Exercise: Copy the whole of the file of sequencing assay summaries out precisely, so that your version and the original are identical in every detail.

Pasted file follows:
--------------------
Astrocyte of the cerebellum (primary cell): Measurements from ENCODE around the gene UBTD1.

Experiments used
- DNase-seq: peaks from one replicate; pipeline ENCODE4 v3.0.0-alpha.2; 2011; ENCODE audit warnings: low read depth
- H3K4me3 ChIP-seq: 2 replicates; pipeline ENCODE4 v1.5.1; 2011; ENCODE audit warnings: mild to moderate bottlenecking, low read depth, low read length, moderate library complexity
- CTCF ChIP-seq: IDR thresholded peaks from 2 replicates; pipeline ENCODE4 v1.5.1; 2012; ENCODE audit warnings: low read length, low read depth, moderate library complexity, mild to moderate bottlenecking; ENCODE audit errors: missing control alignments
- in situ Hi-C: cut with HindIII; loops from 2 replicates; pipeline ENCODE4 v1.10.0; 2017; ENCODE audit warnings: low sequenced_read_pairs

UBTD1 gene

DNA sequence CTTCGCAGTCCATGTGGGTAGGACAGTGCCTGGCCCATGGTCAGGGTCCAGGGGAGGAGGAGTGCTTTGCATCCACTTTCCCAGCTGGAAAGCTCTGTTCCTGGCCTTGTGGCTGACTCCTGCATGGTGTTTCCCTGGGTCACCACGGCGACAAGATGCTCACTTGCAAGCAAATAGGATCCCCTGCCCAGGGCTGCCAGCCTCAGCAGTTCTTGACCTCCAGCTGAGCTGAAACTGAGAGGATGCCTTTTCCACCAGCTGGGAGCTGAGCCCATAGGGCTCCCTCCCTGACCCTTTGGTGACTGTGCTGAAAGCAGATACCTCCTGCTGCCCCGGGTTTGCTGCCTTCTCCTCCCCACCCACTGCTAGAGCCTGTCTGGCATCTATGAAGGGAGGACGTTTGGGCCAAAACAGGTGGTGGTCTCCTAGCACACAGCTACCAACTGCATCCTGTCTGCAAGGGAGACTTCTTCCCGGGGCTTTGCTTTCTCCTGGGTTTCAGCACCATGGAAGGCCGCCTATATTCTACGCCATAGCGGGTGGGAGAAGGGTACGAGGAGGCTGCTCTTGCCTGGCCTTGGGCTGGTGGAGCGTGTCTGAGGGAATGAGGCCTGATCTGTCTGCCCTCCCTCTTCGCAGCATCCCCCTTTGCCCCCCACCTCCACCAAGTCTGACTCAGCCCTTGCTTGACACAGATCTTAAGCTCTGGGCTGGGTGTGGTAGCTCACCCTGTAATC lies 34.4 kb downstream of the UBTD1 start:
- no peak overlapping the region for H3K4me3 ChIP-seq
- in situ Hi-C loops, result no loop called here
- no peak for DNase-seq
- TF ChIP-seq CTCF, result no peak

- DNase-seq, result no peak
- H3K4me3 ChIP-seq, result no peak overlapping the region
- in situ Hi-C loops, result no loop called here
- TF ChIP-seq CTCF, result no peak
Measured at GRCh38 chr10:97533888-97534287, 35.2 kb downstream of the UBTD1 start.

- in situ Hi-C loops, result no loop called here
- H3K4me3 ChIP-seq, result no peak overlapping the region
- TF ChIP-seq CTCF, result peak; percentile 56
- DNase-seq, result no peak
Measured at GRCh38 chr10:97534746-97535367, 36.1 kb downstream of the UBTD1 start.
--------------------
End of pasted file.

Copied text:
Astrocyte of the cerebellum (primary cell): Measurements from ENCODE around the gene UBTD1.

Experiments used
- DNase-seq: peaks from one replicate; pipeline ENCODE4 v3.0.0-alpha.2; 2011; ENCODE audit warnings: low read depth
- H3K4me3 ChIP-seq: 2 replicates; pipeline ENCODE4 v1.5.1; 2011; ENCODE audit warnings: mild to moderate bottlenecking, low read depth, low read length, moderate library complexity
- CTCF ChIP-seq: IDR thresholded peaks from 2 replicates; pipeline ENCODE4 v1.5.1; 2012; ENCODE audit warnings: low read length, low read depth, moderate library complexity, mild to moderate bottlenecking; ENCODE audit errors: missing control alignments
- in situ Hi-C: cut with HindIII; loops from 2 replicates; pipeline ENCODE4 v1.10.0; 2017; ENCODE audit warnings: low sequenced_read_pairs

UBTD1 gene

DNA sequence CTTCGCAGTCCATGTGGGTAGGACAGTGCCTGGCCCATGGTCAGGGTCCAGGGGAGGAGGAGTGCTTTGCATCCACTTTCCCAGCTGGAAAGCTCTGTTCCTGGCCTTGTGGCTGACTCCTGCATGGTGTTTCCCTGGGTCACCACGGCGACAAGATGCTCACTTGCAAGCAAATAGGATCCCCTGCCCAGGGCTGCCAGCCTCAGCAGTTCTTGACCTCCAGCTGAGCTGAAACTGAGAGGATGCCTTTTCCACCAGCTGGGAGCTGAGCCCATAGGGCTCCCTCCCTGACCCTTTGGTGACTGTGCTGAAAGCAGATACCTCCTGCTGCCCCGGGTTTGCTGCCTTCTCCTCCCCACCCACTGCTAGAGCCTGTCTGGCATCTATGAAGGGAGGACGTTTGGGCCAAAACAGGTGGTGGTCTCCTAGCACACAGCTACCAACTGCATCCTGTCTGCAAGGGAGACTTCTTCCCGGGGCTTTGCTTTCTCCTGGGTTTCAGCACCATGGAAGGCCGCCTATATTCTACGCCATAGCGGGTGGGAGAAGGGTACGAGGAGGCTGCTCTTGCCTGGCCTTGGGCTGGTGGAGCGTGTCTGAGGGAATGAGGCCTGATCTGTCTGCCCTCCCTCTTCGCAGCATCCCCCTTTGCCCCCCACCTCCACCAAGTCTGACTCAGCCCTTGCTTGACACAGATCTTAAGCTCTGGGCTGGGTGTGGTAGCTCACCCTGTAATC lies 34.4 kb downstream of the UBTD1 start:
- no peak overlapping the region for H3K4me3 ChIP-seq
- in situ Hi-C loops, result no loop called here
- no peak for DNase-seq
- TF ChIP-seq CTCF, result no peak

- DNase-seq, result no peak
- H3K4me3 ChIP-seq, result no peak overlapping the region
- in situ Hi-C loops, result no loop called here
- TF ChIP-seq CTCF, result no peak
Measured at GRCh38 chr10:97533888-97534287, 35.2 kb downstream of the UBTD1 start.

- in situ Hi-C loops, result no loop called here
- H3K4me3 ChIP-seq, result no peak overlapping the region
- TF ChIP-seq CTCF, result peak; percentile 56
- DNase-seq, result no peak
Measured at GRCh38 chr10:97534746-97535367, 36.1 kb downstream of the UBTD1 start.